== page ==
Thinking Outside the Civil War

Charles-I-verso

This portrait of Charles I is the frontispiece to Eikōn basilikē: The pourtraicture of His sacred Majestie in his solitudes and sufferings, London, 1649. The book is on view in the permanent exhibition “Remarkable Works, Remarkable Times: Highlights from the Huntington Library.”

Which war featured battles at Gettysburg and Antietam? If you said the Civil War, you would only be half right, according to Steve Hindle, The Huntington’s W. M. Keck Foundation Director of Research. If you answered the American Civil War, you’d get full credit.

Hindle was born in England and educated at Cambridge. For him, the Civil War has always meant the Roundheads and the Cavaliers, the execution of Charles I in 1649, and the brief tenure of Oliver Cromwell in the mid-17th century before the monarchy was restored by Charles II in 1660.

Last summer, Hindle toured the sites of Little Round Top at Gettysburg, the Sunken Road at Antietam, and the Crater outside Petersburg, marveling at how vivid the war lived on in the minds of Americans 150 years later. His exposure to that Civil War—during the tour and through conversations with scholars at The Huntington since he moved to the United States in 2011—has thrown the English Civil War into sharper relief. What has he learned about both wars during his first few years at The Huntington?

Gardner-Civil-War-cropped

Also on view in “Remarkable Works” is this photoraph by Alexander Gardner (1821–1882), “Confederate Soldiers, As they fell inside the fence on the Hagerstown Road, at the Battle of Antietam, September 1862,” albumen print.

That was the question posed by Huntington President Steve Koblik when he asked Hindle to speak on the subject in this year’s Founder’s Day Lecture, the annual address that coincides with the birthday of Henry Edwards Huntington (born on Feb. 27, 1850). Hindle spoke last week; you can now download the audio of the lecture—“By Sword and Rifle Divided? The English and American Civil Wars in Comparative Historical Perspective”—or click and listen to it here.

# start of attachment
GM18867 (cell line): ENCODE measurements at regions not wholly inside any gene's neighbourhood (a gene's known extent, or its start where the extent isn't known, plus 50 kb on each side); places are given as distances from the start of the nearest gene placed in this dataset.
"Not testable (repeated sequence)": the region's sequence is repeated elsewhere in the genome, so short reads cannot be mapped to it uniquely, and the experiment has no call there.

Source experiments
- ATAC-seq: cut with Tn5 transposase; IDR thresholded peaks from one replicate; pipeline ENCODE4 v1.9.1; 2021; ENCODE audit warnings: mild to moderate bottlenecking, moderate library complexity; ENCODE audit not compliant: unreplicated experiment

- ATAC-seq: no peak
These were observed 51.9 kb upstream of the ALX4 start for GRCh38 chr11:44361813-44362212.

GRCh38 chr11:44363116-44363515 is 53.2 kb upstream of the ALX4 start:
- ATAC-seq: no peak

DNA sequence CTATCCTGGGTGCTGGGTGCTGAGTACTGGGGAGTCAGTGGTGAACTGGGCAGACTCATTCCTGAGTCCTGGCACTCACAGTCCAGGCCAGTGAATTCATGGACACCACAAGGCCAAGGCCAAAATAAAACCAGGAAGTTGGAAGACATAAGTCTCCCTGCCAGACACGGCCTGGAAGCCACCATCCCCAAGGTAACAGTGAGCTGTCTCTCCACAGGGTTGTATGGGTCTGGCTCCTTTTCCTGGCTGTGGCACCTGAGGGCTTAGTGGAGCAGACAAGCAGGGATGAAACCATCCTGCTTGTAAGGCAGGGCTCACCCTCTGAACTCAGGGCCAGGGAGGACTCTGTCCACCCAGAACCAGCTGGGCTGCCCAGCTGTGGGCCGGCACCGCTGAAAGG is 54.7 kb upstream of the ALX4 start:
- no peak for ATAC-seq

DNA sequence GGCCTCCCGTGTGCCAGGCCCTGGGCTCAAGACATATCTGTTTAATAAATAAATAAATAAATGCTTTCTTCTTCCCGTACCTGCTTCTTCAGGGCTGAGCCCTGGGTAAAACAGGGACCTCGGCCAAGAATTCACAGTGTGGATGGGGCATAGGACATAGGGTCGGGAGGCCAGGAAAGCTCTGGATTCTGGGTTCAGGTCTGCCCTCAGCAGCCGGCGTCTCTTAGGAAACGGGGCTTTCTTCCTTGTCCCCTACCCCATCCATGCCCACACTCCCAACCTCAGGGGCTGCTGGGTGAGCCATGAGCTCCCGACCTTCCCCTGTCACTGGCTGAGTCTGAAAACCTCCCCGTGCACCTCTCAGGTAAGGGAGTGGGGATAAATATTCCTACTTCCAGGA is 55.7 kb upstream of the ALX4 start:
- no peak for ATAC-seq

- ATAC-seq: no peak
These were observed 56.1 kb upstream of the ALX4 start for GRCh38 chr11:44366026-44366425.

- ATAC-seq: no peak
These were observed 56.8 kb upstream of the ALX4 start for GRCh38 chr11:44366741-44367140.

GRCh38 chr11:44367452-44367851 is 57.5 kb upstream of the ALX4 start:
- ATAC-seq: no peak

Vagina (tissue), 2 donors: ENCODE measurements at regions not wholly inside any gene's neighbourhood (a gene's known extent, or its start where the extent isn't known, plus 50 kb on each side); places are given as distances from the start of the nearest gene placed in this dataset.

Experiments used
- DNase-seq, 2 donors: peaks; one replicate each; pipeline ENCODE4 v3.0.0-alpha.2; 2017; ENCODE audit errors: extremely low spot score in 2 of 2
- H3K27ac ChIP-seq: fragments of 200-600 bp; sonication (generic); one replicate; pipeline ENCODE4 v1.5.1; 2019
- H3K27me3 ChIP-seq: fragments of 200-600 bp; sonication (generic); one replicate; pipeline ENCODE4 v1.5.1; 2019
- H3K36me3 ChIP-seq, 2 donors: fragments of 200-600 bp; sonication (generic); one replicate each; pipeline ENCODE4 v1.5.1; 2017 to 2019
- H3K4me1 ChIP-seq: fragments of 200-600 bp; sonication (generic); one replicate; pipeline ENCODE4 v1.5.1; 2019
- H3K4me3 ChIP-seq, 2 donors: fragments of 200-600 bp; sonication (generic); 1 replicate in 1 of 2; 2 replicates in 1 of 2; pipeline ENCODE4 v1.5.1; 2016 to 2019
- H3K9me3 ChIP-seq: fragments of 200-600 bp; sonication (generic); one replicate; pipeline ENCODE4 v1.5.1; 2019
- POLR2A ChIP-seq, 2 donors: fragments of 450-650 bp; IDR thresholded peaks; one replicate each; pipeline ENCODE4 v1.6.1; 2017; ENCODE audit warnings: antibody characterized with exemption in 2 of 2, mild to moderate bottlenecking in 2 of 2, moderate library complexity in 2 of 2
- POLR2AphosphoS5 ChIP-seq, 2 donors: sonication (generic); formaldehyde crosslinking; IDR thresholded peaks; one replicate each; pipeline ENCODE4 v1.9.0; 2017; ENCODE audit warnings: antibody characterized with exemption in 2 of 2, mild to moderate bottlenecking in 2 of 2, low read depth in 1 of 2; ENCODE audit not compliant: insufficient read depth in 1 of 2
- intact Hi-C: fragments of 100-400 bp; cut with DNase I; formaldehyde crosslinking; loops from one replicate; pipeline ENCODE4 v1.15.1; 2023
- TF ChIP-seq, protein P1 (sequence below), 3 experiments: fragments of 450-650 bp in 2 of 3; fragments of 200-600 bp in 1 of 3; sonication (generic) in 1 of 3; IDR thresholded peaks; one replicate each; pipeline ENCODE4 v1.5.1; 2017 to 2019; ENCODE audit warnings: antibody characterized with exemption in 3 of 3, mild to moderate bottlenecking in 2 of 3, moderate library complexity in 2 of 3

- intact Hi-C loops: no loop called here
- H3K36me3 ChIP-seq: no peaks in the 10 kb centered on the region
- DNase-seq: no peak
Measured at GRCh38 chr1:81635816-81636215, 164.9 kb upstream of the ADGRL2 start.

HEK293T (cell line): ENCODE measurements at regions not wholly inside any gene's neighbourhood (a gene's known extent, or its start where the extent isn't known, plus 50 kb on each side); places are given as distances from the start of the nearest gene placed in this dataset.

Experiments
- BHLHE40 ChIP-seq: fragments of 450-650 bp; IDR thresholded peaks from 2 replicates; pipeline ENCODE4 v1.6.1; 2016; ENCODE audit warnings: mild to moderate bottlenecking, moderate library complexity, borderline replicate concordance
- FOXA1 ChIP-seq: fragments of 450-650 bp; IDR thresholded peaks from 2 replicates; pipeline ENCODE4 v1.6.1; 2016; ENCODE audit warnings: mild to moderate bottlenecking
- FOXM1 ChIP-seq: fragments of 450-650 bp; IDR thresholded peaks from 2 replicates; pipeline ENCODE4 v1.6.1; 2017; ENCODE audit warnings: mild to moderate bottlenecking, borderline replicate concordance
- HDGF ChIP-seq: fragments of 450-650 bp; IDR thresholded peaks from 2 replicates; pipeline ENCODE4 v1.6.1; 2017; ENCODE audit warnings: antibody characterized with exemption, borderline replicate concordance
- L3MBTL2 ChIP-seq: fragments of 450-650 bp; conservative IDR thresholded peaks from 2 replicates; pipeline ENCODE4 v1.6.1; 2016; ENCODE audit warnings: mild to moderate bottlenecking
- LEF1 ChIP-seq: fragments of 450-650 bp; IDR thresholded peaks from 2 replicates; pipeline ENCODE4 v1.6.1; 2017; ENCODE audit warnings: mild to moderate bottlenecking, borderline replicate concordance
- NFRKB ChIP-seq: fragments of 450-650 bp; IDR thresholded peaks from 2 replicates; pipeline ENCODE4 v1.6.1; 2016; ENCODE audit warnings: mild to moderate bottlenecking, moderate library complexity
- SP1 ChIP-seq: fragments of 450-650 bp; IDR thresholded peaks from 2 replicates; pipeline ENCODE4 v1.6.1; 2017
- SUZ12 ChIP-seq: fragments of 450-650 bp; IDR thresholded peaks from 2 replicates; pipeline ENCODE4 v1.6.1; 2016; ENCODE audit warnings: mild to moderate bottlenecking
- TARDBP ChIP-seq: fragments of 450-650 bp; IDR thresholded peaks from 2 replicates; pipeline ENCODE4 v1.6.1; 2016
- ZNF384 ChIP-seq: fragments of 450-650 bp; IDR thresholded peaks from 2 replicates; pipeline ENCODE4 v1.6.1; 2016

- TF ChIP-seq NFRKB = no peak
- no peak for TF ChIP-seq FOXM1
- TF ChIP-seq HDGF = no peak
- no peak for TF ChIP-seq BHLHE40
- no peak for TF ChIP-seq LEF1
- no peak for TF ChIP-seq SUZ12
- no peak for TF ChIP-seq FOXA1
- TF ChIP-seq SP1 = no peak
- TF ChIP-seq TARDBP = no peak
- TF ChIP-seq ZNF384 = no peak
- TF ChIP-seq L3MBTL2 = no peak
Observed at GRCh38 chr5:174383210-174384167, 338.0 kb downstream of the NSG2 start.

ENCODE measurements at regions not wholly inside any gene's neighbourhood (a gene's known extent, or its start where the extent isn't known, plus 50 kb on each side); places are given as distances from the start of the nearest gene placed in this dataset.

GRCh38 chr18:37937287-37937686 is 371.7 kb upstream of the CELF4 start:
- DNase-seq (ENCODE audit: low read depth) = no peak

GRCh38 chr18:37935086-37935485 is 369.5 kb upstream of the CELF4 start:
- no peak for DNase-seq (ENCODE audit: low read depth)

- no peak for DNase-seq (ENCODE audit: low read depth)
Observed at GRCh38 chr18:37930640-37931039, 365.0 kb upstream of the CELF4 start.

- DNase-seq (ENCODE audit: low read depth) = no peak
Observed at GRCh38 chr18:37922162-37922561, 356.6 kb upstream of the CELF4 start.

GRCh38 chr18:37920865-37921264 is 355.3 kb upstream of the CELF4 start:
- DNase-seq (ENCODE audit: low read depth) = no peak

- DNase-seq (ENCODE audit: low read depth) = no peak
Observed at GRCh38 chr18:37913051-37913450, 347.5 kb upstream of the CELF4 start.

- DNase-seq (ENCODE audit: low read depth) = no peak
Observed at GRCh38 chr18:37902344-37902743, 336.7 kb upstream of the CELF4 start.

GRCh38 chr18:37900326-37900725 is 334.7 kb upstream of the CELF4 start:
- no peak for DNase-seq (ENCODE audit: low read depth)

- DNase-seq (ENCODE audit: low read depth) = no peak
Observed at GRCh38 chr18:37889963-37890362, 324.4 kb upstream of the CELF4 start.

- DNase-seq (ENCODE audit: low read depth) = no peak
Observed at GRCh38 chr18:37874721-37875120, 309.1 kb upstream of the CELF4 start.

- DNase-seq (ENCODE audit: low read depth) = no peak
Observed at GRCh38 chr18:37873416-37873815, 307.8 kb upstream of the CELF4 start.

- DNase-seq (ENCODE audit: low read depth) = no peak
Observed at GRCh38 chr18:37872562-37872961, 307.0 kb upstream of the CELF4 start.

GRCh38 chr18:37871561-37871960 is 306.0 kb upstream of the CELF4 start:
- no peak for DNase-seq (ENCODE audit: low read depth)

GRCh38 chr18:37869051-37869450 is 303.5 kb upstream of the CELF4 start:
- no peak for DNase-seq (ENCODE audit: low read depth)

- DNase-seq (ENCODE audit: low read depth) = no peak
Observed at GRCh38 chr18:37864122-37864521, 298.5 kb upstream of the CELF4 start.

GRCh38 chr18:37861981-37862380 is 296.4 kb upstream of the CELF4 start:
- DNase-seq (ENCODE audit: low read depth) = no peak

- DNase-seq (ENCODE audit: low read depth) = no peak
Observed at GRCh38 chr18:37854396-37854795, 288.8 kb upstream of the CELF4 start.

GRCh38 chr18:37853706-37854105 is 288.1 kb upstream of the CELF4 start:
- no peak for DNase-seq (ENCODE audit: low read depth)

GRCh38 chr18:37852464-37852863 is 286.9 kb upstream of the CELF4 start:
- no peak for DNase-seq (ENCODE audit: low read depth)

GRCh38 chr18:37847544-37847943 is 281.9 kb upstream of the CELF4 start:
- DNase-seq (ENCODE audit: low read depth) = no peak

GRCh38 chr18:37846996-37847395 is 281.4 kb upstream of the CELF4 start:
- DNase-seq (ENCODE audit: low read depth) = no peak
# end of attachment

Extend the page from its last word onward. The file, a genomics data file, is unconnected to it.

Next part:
The Huntington archive is rich in materials related to both wars, so Hindle’s comparison made for a fitting tribute to the collecting passions of Henry Huntington. If you walk into the new Library installation, “Remarkable Works, Remarkable Times: Highlights from the Huntington Library,” you’ll find this Christ-like portrait of Charles I (above, top), published in a book 10 days after his execution. The sympathies of the artist are plain and clear. Next to it in the case is poet John Milton’s rebuttal of this so-called propaganda, his own repudiation of Charles’ reign. On the opposite wall is a case of books, manuscripts, and photographs related to the American Civil War, including Alexander Gardner’s images of the battlefield dead (above).

Hindle-verso

Steve Hindle in the Ahmanson Reading Room of The Huntington’s Munger Research Center. Photo by Lisa Blackburn.

Like Hindle, you can walk back and forth between these two cases—between these two periods of history—and decide for yourself which war was bloodiest, which country is better at obscuring or preserving the memory of its conflict. In the process you’ll find that by making any apparently arbitrary comparison to one of these wars, you’ll end up learning something new about the other.

Click on these links to read Verso posts about past Founder’s Day Lectures by David Zeidberg (2013), Shelley M. Bennett (2012), and Robert C. Ritchie (2011). You can  download those talks from this site on iTunes U, where you will also find Founder’s Day Lectures by Steve Koblik (2007 & 2009), Albert L. Hurtado (2008), and David Zeidberg (2006).

Matt Stevens is editor of Verso and Huntington Frontiers magazine.

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